A study was conducted to assess fertilizer effect on pearl millet–wheat yield and plant-soil nutrients with the following treatments: T1, control; T2, 100% nitrogen (N); T3, 100% nitrogen and phosphorus (NP); T4, 100% nitrogen, phosphorus and potassium (NPK); T5, 100% NPK + zinc sulfate (ZnSO4) at 25 kg ha−1; T6, 100% NPK + farmyard manure (FYM) at 10 t ha−1; T7, 100% NPK+ verimcompost (VC) at 2.5 tha−1; T8, 100% NPK + sulfur (S) at 25 kg ha−1; T9, FYM at 10 t ha−1; T10, VC at 2.5 t ha−1; T11, 100% NPK + FYM at 10 t ha−1 + 25 kg S ha−1 + ZnSO4 at 25 kg ha−1; and T12, 150% NPK treatments. Treatments differed significantly in influencing soil-plant nutrients and grain and straw yields of both crops. Grain yield had significant correlation with soil-plant N, P, K, S, and zinc (Zn) nutrients. The study indicated superiority of T11 for attaining maximum pearl millet grain yield (2885 kg ha−1) and straw yield (7185 kg ha−1); amounts of N (48.9 kg ha−1), P (8.8 kg ha−1), K (26.3 kg ha−1), S (20.6 kg ha−1), and Zn (0.09 kg ha−1) taken up; and amounts of soil N (187.7 kg ha−1), P (13.7 kg ha−1), K (242.5 kg ha−1), S (10.1 kg ha−1), and Zn (0.70 kg ha−1). It was superior for wheat with grain yield (5215 kg ha−1) and straw yield (7220 kg ha−1); amounts of N (120.7 kg ha−1), P (13.8 kg ha−1), K (30 kg ha−1), S (14.6 kg ha−1), and Zn (0.18 kg ha−1) taken up; and maintaining soil N (185.7 kg ha−1), P (14.5 kg ha−1), K (250.5 kg ha−1), S (10.6 kg ha−1), and Zn (0.73 kg ha−1). Based on the study, 100% NPK + FYM at 10 tha−1 + Zn at 25 kg ha−1 + S at 25 kg ha−1 could be recommended for attaining maximum returns of pearl millet–wheat under semi-arid Inceptisols. Copyright © Taylor & Francis Group, LLC.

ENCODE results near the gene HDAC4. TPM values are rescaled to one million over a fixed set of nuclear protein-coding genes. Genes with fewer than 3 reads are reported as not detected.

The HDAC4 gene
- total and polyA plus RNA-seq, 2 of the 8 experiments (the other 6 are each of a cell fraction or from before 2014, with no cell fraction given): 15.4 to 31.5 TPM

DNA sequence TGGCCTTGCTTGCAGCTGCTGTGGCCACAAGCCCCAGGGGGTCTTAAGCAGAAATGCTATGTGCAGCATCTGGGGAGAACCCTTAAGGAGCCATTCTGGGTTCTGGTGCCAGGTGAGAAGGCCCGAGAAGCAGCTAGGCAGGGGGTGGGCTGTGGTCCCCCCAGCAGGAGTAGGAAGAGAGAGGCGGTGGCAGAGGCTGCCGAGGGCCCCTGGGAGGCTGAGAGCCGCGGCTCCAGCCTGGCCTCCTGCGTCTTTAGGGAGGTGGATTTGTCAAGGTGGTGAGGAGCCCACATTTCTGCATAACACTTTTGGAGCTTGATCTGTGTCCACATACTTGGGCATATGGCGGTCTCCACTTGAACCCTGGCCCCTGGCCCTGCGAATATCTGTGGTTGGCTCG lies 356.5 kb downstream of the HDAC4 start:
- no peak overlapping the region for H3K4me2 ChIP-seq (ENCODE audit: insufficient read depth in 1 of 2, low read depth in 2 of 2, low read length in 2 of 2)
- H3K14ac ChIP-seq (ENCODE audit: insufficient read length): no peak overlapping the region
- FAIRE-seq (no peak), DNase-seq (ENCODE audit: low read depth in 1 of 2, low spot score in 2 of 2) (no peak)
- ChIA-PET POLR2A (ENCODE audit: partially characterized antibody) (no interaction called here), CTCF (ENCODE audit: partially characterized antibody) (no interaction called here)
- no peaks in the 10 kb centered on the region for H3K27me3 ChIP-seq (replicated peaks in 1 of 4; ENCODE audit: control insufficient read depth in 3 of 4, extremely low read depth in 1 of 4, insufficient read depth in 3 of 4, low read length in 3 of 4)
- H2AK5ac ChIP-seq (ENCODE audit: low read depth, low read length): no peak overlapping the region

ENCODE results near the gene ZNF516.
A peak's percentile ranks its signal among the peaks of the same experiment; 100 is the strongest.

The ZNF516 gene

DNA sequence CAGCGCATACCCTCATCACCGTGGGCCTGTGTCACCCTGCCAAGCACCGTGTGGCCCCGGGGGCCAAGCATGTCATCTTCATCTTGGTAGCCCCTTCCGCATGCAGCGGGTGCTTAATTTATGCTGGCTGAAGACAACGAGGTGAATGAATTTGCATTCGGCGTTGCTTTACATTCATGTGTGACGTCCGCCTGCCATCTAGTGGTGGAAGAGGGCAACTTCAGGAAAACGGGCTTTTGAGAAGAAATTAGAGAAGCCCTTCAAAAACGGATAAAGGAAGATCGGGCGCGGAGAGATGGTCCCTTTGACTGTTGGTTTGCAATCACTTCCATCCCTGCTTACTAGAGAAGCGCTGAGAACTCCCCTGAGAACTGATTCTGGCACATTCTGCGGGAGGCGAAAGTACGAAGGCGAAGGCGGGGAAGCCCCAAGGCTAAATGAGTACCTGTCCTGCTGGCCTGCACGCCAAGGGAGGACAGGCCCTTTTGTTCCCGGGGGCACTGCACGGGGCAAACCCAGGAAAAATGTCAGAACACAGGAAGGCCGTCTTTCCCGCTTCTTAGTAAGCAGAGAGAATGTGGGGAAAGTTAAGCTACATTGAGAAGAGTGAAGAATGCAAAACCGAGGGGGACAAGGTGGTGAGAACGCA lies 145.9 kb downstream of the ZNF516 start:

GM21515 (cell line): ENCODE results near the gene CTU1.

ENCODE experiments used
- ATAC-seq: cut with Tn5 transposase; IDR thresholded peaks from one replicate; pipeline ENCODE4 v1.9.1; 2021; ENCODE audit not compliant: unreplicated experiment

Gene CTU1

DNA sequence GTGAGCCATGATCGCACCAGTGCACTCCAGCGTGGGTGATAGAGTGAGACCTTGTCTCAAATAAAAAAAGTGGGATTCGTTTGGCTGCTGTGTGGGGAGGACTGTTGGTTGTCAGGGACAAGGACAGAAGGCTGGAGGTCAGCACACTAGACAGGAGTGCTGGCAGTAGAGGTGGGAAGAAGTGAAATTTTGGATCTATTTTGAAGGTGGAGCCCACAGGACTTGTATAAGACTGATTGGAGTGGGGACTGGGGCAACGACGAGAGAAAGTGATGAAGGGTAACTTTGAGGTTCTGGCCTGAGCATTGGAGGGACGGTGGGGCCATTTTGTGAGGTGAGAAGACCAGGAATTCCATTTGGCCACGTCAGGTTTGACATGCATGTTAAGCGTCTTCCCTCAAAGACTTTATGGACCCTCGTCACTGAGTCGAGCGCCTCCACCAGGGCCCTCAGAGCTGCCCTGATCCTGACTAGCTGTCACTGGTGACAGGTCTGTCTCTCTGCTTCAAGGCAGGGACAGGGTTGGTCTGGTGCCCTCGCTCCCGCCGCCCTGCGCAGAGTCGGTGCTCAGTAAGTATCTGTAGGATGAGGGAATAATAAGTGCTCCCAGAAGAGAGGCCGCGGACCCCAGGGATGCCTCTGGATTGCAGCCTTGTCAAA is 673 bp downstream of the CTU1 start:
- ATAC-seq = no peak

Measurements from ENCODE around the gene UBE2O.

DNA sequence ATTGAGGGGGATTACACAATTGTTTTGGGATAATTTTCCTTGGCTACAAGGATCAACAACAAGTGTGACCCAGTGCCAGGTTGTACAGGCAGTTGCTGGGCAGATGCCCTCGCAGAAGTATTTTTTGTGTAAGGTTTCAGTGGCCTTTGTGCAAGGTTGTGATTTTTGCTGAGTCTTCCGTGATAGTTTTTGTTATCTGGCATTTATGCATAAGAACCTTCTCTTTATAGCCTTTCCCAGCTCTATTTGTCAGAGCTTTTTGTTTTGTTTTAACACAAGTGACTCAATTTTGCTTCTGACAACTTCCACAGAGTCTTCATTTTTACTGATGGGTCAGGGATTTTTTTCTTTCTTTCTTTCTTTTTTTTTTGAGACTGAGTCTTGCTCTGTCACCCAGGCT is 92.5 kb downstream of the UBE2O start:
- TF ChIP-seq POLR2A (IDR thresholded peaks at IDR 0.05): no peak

Agrawal K.K.,Agra University |